Many Japanese believe kibi dango of Okayama City is made from millet flour because kibi means millet. However, it is now made from glutinous rice flour mixed with sugar and starch syrup. Some are flavored with a small amount of millet flour, and others do not even contain the yellow flour. The spherical dumplings are available in various colors and flavors that are made by adding other ingredients such as the Muscat Of Alexandria and peach.
The confectionery reminds us of the folk tale of Momotaro known to all Japanese people. On the way to the Island where ogres lived to wipe out them, Momotaro shared kibi dango with a dog, a monkey, and a pheasant who agreed to help him.
Originally, the kibi dango was made by steaming millet flour, and being coated with sweet red-bean paste or pouring soup as those of other regions were. The square shaped dumplings could not be preserved for a long time. About 150 years ago, kibi dango was developed as a confection which can be kept for a long time by three men. After making many improvements under the advice of the head retainer of the Ikeda family, the founder of Koeido presented it to the Ikeda clan. Recognizing as one of the best sweets in the domain, the clan approved to use its seal as a trade-mark. At the time of Sino-Japanese War around the middle of the 20th century, the kibi dango was sold like hot cakes at Okayama Station as souvenirs to the families of returned soldiers in celebration of the victory. As a result, Okayama's kibi dango became known nationwide.
A long time ago, the area around Okayama Prefecture was called Kibi Province. It is said that the province had a good crop of millet so the area was named Kibi, pronounced the same to the grain but written in different Chinese characters. Now, the kibi dango is written in Chinese characters that refers to the dumplings of Kibi Province, not millet.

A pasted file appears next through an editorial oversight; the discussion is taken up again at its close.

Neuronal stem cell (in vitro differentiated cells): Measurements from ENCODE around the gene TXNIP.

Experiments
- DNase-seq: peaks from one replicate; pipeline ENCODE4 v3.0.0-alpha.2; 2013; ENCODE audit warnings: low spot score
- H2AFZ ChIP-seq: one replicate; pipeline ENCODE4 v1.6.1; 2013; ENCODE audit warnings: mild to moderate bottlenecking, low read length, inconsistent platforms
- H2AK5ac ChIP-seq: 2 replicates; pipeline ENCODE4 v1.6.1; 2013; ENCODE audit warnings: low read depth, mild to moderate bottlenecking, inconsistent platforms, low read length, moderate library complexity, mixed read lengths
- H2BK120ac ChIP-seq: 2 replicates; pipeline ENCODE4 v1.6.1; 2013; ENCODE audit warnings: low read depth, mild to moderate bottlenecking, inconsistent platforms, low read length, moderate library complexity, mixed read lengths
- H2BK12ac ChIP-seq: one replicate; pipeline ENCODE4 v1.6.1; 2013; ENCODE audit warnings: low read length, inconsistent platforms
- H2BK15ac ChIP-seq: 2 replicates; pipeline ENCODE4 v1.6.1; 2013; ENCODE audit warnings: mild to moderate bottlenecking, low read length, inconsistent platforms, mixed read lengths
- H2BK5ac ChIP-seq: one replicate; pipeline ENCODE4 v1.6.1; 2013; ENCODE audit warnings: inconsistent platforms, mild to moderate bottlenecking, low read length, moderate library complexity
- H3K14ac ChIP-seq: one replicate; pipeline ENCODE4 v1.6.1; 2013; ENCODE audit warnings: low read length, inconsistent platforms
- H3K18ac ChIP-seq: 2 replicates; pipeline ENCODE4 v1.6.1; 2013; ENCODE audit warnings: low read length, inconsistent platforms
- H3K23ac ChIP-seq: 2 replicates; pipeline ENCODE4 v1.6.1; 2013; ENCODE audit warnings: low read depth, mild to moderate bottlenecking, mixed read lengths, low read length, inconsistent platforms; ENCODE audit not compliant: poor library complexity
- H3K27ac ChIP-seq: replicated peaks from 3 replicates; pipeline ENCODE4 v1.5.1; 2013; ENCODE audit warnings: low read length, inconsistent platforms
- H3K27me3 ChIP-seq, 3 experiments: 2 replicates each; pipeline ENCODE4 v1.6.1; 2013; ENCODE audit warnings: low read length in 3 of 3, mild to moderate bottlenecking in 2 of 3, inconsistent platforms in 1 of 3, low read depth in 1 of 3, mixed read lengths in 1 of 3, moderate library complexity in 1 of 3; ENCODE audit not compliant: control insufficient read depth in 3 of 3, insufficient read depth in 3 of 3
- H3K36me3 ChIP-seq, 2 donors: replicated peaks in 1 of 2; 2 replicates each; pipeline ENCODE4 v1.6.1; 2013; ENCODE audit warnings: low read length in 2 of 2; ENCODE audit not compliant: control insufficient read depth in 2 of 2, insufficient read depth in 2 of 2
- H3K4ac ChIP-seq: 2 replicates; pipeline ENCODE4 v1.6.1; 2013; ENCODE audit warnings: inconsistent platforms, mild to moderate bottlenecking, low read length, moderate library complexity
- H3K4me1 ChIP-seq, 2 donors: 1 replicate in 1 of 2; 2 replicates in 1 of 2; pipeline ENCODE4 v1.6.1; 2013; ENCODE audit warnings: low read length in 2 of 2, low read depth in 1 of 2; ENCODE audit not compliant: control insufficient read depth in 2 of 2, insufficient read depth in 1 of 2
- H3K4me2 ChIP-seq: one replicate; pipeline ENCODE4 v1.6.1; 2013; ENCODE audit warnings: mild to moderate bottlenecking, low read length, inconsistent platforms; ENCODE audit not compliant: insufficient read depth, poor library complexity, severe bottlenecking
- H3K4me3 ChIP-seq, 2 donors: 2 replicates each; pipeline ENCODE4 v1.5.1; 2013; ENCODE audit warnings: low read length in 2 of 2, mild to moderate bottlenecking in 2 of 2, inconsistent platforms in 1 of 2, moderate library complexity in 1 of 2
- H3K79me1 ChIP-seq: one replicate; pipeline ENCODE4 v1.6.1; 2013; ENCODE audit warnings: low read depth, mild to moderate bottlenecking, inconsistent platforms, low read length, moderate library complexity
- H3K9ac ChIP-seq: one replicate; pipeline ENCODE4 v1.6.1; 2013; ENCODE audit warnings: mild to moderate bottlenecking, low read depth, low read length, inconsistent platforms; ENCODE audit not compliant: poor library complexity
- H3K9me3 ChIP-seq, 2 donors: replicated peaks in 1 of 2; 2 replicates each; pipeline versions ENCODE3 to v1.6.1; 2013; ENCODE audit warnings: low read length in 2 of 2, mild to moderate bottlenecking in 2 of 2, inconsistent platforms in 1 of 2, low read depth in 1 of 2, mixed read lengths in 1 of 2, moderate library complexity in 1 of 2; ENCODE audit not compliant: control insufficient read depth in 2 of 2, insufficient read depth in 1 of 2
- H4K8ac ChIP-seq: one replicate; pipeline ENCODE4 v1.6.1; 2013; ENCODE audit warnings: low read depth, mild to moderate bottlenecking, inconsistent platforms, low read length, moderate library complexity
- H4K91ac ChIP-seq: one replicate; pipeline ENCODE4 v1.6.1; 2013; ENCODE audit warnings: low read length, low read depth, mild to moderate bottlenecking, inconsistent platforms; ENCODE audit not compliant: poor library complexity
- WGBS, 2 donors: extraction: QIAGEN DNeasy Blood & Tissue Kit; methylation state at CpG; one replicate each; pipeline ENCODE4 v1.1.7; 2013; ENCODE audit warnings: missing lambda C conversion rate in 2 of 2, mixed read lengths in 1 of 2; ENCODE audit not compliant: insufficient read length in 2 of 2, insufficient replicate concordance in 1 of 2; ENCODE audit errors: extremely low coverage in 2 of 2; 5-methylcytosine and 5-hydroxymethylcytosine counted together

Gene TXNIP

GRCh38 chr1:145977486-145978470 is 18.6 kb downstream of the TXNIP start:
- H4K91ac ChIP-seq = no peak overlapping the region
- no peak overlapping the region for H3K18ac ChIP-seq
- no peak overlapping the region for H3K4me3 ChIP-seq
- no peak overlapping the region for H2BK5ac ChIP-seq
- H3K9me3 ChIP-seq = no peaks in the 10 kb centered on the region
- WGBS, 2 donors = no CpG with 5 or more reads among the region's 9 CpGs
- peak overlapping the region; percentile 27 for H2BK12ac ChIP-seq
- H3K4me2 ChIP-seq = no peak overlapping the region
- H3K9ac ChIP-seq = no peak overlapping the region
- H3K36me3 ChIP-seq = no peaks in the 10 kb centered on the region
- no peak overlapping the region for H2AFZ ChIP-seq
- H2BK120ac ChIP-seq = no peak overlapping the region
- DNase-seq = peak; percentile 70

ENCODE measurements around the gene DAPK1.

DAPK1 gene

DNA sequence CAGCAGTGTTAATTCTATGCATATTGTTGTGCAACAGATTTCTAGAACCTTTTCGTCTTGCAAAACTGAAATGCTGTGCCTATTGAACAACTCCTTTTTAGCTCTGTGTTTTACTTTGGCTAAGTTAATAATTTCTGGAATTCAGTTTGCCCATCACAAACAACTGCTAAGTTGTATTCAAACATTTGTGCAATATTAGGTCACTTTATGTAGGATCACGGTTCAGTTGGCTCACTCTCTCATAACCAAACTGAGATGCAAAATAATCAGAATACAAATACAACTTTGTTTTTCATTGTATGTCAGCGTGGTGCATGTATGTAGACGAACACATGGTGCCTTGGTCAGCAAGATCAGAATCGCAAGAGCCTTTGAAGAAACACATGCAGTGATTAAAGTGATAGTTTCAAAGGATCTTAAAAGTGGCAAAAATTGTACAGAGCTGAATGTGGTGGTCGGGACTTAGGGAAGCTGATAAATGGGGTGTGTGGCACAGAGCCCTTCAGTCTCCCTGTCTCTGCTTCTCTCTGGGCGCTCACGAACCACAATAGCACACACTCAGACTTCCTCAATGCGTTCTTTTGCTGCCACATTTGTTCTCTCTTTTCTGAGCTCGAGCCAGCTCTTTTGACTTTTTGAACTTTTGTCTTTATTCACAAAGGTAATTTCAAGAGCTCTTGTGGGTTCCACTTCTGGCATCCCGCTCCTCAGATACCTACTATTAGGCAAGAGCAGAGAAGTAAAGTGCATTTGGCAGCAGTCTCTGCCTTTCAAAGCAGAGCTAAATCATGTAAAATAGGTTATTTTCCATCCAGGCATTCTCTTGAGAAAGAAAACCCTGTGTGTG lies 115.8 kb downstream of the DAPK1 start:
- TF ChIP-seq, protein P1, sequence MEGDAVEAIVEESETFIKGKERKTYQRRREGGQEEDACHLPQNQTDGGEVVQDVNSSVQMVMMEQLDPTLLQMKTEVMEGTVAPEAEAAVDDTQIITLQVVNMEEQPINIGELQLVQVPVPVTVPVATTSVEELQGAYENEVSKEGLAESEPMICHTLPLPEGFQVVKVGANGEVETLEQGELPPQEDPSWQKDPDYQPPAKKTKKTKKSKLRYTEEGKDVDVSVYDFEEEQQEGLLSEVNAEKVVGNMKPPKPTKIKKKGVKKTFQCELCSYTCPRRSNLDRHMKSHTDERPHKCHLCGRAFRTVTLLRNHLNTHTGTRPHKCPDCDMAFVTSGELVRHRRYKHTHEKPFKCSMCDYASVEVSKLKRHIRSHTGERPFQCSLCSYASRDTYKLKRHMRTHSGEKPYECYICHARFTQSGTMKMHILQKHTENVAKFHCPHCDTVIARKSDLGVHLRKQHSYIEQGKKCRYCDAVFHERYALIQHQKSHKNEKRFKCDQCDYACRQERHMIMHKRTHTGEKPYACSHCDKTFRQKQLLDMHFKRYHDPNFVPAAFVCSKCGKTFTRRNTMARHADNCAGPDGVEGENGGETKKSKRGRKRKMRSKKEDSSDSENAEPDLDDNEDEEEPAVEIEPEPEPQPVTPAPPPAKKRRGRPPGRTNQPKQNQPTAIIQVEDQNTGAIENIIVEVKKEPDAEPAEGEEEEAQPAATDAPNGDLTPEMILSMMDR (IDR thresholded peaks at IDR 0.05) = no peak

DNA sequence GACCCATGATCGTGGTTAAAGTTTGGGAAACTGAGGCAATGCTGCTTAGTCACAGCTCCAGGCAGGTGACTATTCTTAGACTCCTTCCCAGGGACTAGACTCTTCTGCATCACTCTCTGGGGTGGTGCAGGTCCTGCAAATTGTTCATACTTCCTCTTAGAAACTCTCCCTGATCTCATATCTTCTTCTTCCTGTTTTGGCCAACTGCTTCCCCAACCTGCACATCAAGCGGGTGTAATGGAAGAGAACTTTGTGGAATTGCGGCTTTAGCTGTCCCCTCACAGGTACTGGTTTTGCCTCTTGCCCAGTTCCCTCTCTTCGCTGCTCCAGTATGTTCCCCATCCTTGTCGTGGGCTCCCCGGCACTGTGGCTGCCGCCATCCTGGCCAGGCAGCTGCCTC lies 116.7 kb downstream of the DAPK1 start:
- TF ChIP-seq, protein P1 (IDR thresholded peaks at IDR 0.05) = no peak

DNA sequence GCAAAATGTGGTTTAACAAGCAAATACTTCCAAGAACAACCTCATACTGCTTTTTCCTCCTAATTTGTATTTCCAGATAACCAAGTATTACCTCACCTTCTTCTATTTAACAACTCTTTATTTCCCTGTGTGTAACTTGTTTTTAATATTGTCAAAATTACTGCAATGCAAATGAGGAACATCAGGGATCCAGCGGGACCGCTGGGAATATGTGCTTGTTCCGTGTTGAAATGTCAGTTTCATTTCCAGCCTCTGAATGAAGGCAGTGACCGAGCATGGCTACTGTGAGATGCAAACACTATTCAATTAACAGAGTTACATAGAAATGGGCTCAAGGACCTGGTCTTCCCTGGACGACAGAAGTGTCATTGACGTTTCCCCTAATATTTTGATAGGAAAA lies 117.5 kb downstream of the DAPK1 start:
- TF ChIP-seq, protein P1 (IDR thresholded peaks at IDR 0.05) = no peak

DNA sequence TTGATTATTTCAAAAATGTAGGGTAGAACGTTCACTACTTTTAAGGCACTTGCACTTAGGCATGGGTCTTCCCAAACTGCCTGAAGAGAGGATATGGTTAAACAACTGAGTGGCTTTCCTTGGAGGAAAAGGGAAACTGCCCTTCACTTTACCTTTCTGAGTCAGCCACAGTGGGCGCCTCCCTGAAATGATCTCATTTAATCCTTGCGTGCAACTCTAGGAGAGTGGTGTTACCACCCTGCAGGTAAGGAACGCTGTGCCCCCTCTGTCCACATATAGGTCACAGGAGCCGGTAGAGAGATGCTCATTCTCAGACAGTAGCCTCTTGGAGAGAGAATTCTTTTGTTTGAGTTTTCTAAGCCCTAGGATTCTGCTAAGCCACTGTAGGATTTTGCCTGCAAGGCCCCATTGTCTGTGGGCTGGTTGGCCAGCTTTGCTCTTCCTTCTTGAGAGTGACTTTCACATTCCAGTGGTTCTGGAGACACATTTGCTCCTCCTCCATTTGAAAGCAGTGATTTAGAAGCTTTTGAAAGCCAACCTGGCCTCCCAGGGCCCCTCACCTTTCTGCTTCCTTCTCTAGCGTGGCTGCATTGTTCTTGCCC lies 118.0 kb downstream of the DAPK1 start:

Eight kinds of kibi dango made in Koeido were certified as Halal products in 2014.
Hogakuzan Kyushoji Temple
Harenokuni Okayama Catalog
The herb tea called Shimbi-Midori is made of one kind of Japanese mint grown in Yakage Town. The southern part of Okayama Prefecture was one of major production areas of Japanese mint over 40 years ago. It lost the market share and then disappeared from the market due to the rise of inexpensive foreign products and the emergence of synthetic chemical menthol. In 2010, mint growing wildly at a riverbed in the town was found by chance. A local TV station found that it was the progeny of the lost mint, which had been cross-fertilized by a Japanese variety and a British variety. It is featured by the refreshing scent of menthol and the slight sweetness.
The mint is now produced by contracted farmers without using agrochemicals or chemical fertilizer, aimed at the revitalization of the regional economies. There are other products made from the mint, including candy, gelato and distilled spirit.
A mint distillery was built in the middle of Yakage Shopping Street in 2015. It is open on Saturdays and Sundays. Distillation is often performed on Sunday afternoon. Only 20 ml of essential oil is extracted from 40 L of the herb in three hours.
Yakage Kanko Net: Yakage Travel Net
Yakage Hakka Fukyukai: Yakage Extension Association of Japanese Mint
Yuzu is a yellow-golden colored citrus fruit. It is tarter and more acidic than other citrus fruits and rarely eaten as fresh fruit.
Yubeshi is one of the most popular yuzu sweets. There are yubeshis in various shapes, flavors and production processes, including yubeshis without yuzu made in the Tohoku region located in north Japan, almost all over Japan.